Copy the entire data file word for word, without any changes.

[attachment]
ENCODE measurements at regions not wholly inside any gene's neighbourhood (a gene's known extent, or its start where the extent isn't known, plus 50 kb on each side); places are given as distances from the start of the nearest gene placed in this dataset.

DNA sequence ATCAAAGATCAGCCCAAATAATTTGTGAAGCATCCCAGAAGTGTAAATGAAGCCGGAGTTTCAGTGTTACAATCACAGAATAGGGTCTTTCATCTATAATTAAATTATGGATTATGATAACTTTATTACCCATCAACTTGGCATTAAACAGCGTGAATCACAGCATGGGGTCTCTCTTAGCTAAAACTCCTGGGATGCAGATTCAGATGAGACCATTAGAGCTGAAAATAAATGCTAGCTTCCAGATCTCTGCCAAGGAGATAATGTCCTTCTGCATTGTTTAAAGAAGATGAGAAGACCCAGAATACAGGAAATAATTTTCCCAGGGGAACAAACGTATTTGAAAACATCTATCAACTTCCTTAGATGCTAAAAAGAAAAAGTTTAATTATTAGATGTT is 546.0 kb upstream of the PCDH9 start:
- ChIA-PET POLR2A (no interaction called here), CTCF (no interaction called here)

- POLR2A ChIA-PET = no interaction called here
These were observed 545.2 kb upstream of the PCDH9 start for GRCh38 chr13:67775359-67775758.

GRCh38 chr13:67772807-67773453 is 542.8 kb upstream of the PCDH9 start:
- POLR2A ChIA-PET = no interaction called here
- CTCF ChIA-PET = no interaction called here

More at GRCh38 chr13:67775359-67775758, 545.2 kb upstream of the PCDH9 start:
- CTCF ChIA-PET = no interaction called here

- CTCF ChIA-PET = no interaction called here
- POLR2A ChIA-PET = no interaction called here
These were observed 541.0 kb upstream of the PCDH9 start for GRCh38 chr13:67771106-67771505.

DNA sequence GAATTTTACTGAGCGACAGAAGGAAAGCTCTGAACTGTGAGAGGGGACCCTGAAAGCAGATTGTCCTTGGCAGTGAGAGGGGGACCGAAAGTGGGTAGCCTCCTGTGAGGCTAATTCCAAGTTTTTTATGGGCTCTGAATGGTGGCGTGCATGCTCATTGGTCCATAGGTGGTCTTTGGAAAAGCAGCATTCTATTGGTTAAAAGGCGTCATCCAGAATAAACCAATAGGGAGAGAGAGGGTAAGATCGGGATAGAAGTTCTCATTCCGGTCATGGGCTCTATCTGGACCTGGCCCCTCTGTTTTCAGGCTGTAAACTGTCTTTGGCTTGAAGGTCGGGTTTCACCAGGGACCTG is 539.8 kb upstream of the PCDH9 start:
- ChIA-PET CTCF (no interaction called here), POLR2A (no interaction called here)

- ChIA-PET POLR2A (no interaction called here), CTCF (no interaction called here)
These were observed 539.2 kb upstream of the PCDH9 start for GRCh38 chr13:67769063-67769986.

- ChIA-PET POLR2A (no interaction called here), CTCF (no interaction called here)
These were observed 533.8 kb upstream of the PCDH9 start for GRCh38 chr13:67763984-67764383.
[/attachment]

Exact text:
ENCODE measurements at regions not wholly inside any gene's neighbourhood (a gene's known extent, or its start where the extent isn't known, plus 50 kb on each side); places are given as distances from the start of the nearest gene placed in this dataset.

DNA sequence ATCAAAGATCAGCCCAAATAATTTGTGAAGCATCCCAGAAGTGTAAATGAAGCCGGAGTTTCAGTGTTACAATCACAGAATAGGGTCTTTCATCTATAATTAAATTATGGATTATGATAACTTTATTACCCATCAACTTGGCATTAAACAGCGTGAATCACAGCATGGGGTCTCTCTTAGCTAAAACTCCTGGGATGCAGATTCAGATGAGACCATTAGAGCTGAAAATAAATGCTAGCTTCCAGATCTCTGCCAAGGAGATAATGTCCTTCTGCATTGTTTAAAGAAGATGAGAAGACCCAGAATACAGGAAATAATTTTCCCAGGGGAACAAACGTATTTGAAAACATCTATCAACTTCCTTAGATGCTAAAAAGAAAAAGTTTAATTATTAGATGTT is 546.0 kb upstream of the PCDH9 start:
- ChIA-PET POLR2A (no interaction called here), CTCF (no interaction called here)

- POLR2A ChIA-PET = no interaction called here
These were observed 545.2 kb upstream of the PCDH9 start for GRCh38 chr13:67775359-67775758.

GRCh38 chr13:67772807-67773453 is 542.8 kb upstream of the PCDH9 start:
- POLR2A ChIA-PET = no interaction called here
- CTCF ChIA-PET = no interaction called here

More at GRCh38 chr13:67775359-67775758, 545.2 kb upstream of the PCDH9 start:
- CTCF ChIA-PET = no interaction called here

- CTCF ChIA-PET = no interaction called here
- POLR2A ChIA-PET = no interaction called here
These were observed 541.0 kb upstream of the PCDH9 start for GRCh38 chr13:67771106-67771505.

DNA sequence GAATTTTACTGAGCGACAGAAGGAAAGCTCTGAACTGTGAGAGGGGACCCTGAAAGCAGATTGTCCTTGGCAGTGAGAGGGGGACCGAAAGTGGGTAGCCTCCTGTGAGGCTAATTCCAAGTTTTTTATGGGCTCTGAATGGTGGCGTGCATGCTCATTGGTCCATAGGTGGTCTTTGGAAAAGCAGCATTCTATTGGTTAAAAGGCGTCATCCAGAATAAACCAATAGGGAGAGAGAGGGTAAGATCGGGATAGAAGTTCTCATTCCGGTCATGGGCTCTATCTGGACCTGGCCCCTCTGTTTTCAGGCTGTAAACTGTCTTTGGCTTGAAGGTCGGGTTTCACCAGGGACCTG is 539.8 kb upstream of the PCDH9 start:
- ChIA-PET CTCF (no interaction called here), POLR2A (no interaction called here)

- ChIA-PET POLR2A (no interaction called here), CTCF (no interaction called here)
These were observed 539.2 kb upstream of the PCDH9 start for GRCh38 chr13:67769063-67769986.

- ChIA-PET POLR2A (no interaction called here), CTCF (no interaction called here)
These were observed 533.8 kb upstream of the PCDH9 start for GRCh38 chr13:67763984-67764383.